In my blog dated April 28, 2018, I had pointed out that the government was planning to introduce a chip in TV setup boxes to ostensibly monitor viewer preferences while watching TV programs. I had pointed out that this could also be a sinister design to invade the privacy of our homes and collect information about us without our knowledge or consent. Despite a lapse of time, no explanation has been forthcoming from the government.
In the last few days, the government has announced two more pernicious steps, the first on dealing with social media and fake news, and the second about allotment of services and cadres to newly-recruited civil servants. Let us look at both in some detail.
A small news item in only one of the many newspapers that I read every morning informed us recently that the Information and Broadcasting Ministry has decided to open a social media communication hub in all the 716 districts of the country in which it will employ people who will monitor online content. It may be recalled that much praise was showered on the Prime Minister when a similar move by the I&B ministry to identify and punish journalists who allegedly spread fake news was nipped in the bud by the Prime Minister's Office. Smriti Irani was shifted out of the I&B ministry though many believe she could not have taken a major step like this on her own. Be that as it may, the arrangement, which is now sought to be put in place under the stewardship of the new minister for I&B, appears to be far worse.
The entire program will be implemented through Broadcast Engineering Consultants India Limited (BECIL). The BECIL media hubs in every district will collect data relating to regional media and local events, monitor local news papers, cable channels, FM stations and important social media handles. They will also check the spread of fake and incorrect news and information, conduct perception analysis of various events and generate at least six reports per day for the ministry.
A social media analytical tool will be devised to collect digital media chatter from all core social media platforms as well as digital platforms like blogs and forums along with proprietary mobile insights platforms which will enable real-time insights and other valuable data through a single system. The ministry expects to improve the perception of India in the world through this mechanism and give a positive slant to social media and Internet news.
From the above description, it is quite clear that the ministry would not only keep track of all that is happening in the media and social media at the local level, but would also be able to monitor content. Obviously, anything which is adverse to the government will immediately come to its notice and also enable it to take punitive action against such elements in the media or social media. On the very face of it, it looks dangerous in the extreme, as the government will be monitoring all our actions and even future thoughts. Is this the role the state should play? Or the duty the government should perform? It calls for immediate scrutiny, debate and action by thinking citizens.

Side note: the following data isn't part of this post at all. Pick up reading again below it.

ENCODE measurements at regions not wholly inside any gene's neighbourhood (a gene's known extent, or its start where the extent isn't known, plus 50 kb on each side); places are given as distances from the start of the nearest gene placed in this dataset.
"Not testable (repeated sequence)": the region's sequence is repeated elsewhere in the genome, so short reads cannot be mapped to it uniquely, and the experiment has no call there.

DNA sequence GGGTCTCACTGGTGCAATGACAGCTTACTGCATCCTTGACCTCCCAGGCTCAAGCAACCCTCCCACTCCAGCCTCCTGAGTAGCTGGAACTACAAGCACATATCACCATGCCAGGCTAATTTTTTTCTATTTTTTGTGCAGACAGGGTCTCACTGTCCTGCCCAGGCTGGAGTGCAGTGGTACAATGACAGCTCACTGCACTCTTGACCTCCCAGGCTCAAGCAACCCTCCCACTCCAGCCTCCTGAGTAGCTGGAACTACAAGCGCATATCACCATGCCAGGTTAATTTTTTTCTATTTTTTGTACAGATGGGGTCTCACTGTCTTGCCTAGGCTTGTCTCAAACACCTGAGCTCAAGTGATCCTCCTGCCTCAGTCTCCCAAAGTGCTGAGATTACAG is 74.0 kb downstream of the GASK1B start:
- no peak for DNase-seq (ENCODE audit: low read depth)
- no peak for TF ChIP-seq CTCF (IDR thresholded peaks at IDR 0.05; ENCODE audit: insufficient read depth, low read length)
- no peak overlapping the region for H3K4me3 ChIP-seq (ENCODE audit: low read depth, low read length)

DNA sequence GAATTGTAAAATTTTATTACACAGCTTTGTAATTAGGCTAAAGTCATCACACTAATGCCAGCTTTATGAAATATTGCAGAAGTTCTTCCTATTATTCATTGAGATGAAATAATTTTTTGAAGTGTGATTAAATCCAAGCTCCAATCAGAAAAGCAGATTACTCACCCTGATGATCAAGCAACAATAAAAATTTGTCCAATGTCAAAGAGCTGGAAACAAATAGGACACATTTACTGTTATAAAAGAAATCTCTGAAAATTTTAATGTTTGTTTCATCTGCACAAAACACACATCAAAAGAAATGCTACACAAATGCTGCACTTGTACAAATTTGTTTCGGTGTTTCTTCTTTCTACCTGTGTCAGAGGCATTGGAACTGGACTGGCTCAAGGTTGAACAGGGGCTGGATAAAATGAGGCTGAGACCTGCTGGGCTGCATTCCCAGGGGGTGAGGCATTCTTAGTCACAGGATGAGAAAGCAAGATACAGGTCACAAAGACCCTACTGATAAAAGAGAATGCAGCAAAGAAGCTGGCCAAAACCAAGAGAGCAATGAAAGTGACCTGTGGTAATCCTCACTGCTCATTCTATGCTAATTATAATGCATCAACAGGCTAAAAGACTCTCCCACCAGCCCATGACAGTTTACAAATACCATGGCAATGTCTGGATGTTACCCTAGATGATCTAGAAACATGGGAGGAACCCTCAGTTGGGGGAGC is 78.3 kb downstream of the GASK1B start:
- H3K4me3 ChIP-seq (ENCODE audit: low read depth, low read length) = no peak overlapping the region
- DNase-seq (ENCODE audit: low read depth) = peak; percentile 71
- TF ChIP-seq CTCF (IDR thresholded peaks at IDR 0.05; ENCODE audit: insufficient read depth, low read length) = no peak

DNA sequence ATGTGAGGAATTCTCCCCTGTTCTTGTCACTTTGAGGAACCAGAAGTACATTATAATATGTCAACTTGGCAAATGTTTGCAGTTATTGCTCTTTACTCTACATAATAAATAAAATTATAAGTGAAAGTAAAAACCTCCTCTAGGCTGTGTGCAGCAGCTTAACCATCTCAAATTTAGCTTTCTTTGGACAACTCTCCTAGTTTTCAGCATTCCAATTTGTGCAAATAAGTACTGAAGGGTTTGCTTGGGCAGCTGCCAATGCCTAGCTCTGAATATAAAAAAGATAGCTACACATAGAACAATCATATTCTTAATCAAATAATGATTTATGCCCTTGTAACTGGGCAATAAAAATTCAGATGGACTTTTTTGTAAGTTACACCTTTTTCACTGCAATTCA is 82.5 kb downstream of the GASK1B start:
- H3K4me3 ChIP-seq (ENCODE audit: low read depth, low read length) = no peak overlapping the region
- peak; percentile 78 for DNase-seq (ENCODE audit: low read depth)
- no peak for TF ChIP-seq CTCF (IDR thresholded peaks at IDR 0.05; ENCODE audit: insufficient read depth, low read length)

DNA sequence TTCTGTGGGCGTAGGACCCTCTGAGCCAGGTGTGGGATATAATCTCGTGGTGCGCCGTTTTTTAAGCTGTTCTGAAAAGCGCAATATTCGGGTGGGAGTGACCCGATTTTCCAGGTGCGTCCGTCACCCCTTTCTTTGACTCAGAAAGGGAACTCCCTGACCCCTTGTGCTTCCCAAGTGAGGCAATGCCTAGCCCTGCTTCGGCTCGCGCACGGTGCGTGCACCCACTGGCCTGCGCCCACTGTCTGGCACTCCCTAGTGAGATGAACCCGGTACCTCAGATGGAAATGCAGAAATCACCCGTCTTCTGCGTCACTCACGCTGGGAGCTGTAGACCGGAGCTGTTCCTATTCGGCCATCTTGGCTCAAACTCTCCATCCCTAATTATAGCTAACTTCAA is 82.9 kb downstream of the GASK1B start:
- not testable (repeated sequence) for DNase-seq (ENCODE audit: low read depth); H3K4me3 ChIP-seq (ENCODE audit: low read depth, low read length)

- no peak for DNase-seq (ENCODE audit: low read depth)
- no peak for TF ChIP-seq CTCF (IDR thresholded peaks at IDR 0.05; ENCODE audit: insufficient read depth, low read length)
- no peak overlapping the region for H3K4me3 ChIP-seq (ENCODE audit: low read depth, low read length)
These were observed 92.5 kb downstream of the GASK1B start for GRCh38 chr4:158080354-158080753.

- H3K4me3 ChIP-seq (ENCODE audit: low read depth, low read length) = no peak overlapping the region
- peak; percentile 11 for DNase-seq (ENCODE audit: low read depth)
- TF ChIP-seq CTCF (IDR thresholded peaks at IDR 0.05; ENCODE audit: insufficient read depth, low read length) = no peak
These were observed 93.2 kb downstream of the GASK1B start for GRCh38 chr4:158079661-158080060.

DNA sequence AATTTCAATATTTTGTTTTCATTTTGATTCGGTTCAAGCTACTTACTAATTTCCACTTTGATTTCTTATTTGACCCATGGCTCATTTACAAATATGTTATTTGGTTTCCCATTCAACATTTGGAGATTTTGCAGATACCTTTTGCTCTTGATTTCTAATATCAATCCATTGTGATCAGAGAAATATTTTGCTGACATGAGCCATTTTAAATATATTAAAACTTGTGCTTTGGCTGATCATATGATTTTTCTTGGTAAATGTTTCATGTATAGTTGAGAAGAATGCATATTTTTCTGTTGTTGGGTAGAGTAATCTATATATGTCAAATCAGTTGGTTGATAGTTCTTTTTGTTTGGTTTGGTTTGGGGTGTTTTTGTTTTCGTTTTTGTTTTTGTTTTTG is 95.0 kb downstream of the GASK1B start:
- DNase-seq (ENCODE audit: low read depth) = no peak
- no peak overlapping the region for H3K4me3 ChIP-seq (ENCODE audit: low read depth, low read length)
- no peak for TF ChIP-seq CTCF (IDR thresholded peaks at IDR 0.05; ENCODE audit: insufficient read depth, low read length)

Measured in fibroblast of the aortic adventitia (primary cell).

The other equally pernicious proposal which has been circulated to the ministries of the government of India by the Prime Minister's Office deals with the allotment of services to candidates who have successfully competed in the UPSC examination for the IAS and other services. The suggestion here is that the allotment of services to the candidates should be done not on the basis of their performance in the UPSC examination but their performance in the foundation course. It has been a time-honoured practice from the beginning of Independence when competitive examinations began for recruitment to the various services under the government of India, including the all-India services like the IAS and IPS, that the allotment of services is done on the basis of merit as discovered through the competitive examinations. The higher- placed candidate would qualify for the more preferred service. The performance of the candidate was of course also taken into account. Thus, when I was taking the examination in 1959, at the rather young age of 21, I had to make my preference known between the Indian Administrative Service and the Indian Foreign Service. I also had to make my preference known for the Indian Police Service viz-a-viz the other central services. A candidate appearing for the IAS and IPS examinations was also required to state his preference for the cadre, amongst the many state cadres available, including the home state cadre. So everything used to become crystal clear the moment the result come out and a candidate's rank in the list of successful candidates was known. The area of discretion was thus extremely limited.
Automaticity will now be replaced by discretion. What is it that a short foundation course of three or four months is going to reveal about a candidate which was not already known earlier? And instead of a thoroughly impersonal process that the UPSC adopts for making such a determination, we are bound to have a large dose of subjectivity introduced in the system through the foundation course. How will it look if a candidate placed at the tenth rank is considered unfit for the IAS and a candidate placed at 285 is considered fit for it? It also demonstrates a huge lack of confidence in the system run by the UPSC for the last 70 years.
The people of this country do not trust the Modi government in many matters now. These two moves of the government that I have mentioned above further strengthen those doubts. I shall strongly plead that the people nip both these proposals in the bud at the earliest.
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